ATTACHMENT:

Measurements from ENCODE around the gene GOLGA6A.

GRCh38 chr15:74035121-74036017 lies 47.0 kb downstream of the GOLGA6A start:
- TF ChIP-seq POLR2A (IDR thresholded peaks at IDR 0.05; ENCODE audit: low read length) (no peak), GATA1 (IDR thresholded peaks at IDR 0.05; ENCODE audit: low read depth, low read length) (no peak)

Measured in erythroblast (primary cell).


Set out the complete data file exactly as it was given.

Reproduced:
Measurements from ENCODE around the gene GOLGA6A.

GRCh38 chr15:74035121-74036017 lies 47.0 kb downstream of the GOLGA6A start:
- TF ChIP-seq POLR2A (IDR thresholded peaks at IDR 0.05; ENCODE audit: low read length) (no peak), GATA1 (IDR thresholded peaks at IDR 0.05; ENCODE audit: low read depth, low read length) (no peak)

Measured in erythroblast (primary cell).